ad info




TIME Asia
TIME Asia Home
Current Issue
Magazine Archive
Asia Buzz
Travel Watch
Web Features
  Entertainment
  Photo Essays

Subscribe to TIME
Customer Services
About Us
Write to TIME Asia

TIME.com
TIME Canada
TIME Europe
TIME Pacific
TIME Digital
Asiaweek
Latest CNN News

Young China
Olympics 2000
On The Road

 ASIAWEEK.COM
 CNN.COM
  east asia
  southeast asia
  south asia
  central asia
  australasia
 BUSINESS
 SPORTS
 SHOWBIZ
 ASIA WEATHER
 ASIA TRAVEL


Other News
From TIME Asia

Culture on Demand: Black is Beautiful
The American Express black card is the ultimate status symbol

Asia Buzz: Should the Net Be Free?
Web heads want it all -- for nothing

JAPAN: Failed Revolution
Prime Minister Yoshiro Mori clings to power as dissidents in his party finally decide not to back a no-confidence motion

Cover: Endgame?
After Florida's controversial ballot recount, Bush holds a 537-vote lead in the state, which could give him the election

TIME Digest
FORTUNE.com
FORTUNE China
MONEY.com

TIME Asia Services
Subscribe
Subscribe to TIME! Get up to 3 MONTHS FREE!

Bookmark TIME
TIME Media Kit
Recent awards

TIME Asia Asiaweek Asia Now TIME Asia story

FEATURES HOME


Thomas Kienzle/AP.
Naoko Takahashi won the first gold medal ever for a Japanese woman in track and field on Sunday when she won the marathon in Olympic-record time.
WEB-ONLY EXCLUSIVE
Meet Japan's New National Hero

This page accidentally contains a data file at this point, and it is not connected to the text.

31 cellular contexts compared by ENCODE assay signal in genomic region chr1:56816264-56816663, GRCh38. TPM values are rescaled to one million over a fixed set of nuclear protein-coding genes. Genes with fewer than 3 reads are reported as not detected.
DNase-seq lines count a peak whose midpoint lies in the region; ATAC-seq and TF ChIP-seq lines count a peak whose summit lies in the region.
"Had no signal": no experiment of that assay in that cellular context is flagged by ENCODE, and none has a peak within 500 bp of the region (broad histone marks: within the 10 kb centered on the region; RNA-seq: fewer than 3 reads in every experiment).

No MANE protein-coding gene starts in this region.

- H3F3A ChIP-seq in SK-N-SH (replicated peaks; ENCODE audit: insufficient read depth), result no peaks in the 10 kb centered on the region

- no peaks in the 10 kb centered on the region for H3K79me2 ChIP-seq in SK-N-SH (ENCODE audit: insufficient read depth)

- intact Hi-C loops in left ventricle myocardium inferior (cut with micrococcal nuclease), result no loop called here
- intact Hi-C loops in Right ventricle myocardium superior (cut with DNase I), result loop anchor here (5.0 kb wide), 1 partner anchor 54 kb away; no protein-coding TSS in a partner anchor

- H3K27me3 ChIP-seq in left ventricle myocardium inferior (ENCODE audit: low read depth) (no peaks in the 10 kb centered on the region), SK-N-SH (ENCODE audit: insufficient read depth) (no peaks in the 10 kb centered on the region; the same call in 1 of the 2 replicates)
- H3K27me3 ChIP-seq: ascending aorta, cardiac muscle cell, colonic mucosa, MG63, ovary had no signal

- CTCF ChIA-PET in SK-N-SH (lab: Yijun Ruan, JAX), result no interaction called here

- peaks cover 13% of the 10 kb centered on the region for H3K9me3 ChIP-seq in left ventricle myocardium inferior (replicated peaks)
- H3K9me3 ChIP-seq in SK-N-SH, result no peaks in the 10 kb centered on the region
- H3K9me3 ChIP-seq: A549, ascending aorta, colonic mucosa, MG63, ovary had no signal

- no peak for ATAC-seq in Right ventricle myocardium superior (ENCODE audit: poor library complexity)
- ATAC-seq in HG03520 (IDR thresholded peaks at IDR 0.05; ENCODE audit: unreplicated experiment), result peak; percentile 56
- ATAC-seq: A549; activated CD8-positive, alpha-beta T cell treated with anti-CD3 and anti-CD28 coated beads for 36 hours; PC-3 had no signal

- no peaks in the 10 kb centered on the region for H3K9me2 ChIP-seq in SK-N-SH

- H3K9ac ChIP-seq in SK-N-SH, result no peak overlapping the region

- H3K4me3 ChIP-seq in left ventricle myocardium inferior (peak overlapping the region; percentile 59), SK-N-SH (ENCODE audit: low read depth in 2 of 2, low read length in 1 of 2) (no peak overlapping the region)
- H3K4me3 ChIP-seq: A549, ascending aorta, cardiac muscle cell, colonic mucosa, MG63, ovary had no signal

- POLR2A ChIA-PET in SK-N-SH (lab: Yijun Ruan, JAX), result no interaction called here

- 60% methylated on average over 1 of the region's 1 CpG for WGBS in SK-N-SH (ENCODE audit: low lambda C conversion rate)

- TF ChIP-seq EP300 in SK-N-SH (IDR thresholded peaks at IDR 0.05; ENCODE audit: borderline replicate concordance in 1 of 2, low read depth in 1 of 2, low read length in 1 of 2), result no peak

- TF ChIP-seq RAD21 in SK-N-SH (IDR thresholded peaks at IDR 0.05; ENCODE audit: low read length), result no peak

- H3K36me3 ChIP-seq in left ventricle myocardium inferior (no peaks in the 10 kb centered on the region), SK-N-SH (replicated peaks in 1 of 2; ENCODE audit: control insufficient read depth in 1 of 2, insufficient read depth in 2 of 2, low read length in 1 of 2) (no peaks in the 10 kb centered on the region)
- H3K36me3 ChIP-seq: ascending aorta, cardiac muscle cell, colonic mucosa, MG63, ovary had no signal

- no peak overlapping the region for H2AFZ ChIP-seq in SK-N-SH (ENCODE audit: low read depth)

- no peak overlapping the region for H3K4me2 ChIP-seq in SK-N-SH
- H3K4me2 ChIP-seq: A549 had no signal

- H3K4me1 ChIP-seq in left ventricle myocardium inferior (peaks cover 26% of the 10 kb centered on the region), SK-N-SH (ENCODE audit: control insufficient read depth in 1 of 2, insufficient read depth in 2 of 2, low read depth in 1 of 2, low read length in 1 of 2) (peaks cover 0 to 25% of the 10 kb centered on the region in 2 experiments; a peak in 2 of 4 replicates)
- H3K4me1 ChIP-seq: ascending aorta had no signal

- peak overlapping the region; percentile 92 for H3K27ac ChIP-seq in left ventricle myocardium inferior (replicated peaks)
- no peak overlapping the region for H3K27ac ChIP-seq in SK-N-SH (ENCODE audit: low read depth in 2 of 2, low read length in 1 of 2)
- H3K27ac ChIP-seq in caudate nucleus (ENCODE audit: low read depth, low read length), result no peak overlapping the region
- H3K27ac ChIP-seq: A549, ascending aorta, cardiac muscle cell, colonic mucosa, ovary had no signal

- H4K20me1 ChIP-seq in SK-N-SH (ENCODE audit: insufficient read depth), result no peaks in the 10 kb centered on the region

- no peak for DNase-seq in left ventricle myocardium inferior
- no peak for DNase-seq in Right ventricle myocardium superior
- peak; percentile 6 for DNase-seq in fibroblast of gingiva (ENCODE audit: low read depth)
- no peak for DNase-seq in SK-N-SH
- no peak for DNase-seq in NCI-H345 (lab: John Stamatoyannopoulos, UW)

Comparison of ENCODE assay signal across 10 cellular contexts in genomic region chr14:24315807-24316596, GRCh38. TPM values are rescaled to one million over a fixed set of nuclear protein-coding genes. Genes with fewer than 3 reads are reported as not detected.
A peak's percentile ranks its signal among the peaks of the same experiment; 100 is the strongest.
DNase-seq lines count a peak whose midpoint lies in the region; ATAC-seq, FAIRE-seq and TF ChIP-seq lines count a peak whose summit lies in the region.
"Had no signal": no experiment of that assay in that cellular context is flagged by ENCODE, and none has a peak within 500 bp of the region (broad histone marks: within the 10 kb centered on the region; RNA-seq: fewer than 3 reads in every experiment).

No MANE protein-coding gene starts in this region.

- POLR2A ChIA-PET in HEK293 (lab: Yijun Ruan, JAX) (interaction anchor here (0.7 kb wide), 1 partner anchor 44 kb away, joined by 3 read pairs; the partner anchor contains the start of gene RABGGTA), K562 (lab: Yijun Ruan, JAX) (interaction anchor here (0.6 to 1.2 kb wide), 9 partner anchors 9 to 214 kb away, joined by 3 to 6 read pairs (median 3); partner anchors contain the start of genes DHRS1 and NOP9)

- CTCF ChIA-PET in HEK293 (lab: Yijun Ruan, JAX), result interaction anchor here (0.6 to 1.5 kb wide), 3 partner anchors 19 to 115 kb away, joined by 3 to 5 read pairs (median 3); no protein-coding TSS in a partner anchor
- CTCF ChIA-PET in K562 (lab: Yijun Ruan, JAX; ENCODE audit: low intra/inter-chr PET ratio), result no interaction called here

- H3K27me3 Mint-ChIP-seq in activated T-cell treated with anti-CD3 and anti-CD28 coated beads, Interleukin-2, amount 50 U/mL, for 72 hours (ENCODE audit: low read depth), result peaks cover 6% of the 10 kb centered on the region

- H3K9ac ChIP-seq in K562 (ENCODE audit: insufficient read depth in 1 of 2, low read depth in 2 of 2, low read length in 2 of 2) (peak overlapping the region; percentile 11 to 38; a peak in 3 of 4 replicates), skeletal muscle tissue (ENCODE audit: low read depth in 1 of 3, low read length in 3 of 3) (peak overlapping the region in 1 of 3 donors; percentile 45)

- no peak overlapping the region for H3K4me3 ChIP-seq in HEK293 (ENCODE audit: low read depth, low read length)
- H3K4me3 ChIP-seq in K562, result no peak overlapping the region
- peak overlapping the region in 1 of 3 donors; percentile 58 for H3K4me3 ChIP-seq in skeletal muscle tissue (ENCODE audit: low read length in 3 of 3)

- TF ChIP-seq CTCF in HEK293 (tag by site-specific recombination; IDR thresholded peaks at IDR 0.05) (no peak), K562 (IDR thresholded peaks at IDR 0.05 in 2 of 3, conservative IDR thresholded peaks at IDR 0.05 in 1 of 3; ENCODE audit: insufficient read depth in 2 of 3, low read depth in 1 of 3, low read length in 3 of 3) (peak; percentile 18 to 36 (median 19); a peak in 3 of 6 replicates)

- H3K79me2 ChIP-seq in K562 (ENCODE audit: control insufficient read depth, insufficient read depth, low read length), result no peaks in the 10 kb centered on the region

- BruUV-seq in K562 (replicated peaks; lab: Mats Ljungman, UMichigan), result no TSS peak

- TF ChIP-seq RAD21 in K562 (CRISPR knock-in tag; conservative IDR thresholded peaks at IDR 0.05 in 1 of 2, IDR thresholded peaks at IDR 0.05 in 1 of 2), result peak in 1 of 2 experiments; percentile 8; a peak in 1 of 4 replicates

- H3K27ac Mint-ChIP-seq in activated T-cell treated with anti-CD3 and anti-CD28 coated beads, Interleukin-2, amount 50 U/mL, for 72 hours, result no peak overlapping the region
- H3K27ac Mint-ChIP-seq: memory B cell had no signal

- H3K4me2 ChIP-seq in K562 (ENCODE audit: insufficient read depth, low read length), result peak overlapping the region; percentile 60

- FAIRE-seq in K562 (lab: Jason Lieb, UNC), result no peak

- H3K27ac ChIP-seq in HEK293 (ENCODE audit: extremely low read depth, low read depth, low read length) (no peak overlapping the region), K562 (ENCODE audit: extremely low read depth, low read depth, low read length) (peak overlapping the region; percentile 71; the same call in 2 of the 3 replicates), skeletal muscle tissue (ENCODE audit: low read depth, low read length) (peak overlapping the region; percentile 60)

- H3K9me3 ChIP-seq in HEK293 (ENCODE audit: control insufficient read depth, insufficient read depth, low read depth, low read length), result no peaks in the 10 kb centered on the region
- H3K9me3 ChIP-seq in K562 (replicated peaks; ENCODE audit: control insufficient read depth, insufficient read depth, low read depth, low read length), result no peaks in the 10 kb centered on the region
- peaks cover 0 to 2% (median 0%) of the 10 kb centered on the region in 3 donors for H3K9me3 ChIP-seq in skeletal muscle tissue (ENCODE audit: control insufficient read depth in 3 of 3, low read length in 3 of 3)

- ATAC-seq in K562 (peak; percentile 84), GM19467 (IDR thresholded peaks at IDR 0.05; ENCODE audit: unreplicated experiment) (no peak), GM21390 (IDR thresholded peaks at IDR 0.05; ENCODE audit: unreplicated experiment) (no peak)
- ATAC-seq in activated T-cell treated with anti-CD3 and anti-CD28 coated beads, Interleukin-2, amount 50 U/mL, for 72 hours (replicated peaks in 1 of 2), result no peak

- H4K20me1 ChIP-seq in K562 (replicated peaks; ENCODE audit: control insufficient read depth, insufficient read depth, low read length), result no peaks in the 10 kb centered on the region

Naoko Takahashi took up marathon running because it looked like fun. On Sunday, she won gold in Olympic-record time
By KATE NOBLE in Sydney

September 25, 2000
Web posted at 5:00 p.m. Hong Kong time, 5:00 a.m. EDT


In the home of sumo wrestling, marathon running is big. So big that tiny Naoko Takahashi -- 163-cms and 47-kg -- has already become a national hero. She staked a claim for a place in the pantheon of Japanese sport with her gold medal-winning performance in Sunday's Olympic marathon. Not only did she win, but she recorded a new Olympic record time of two hours, 23 minutes, 14 seconds and scored Japan's first ever women's athletic gold.

The 28-year-old, who took up the sport because "it looked like fun to me," had defeated the most competitive field to have sought Olympic gold since the women's event was introduced at the 1984 Los Angeles Games. Takahashi's main competition was to have come from two Kenyans, Tegla Loroupe and Joyce Chepchumba. As it turned out, it was Romania's Lidia Simon, who had taken bronze in last year's World Championships, who stayed with Takahashi when she broke from the field shortly before the 35-kilometer mark, and held on for the silver medal. Chepchumba, who spent most of the race looking round for Loroupe, her flatmate and training partner who trailed in 13th place, took the bronze.

  WEB FEATURES
Malaysia Takes a Dive
When the world's richest man visits, India sits up

Hail Gates
The country's idyllic isles have become a kidnapping hotspot

Is Vajpayee Really Ill?
The Indian Prime Minister's apparent health problems are causing alarm -- not to mention speculation

'There Was Method to My Madness'
Why TIME Asia ventured into Cambodia's remote wilderness

Trial of the Century
Former Indonesian President Suharto skips court, too sick say lawyers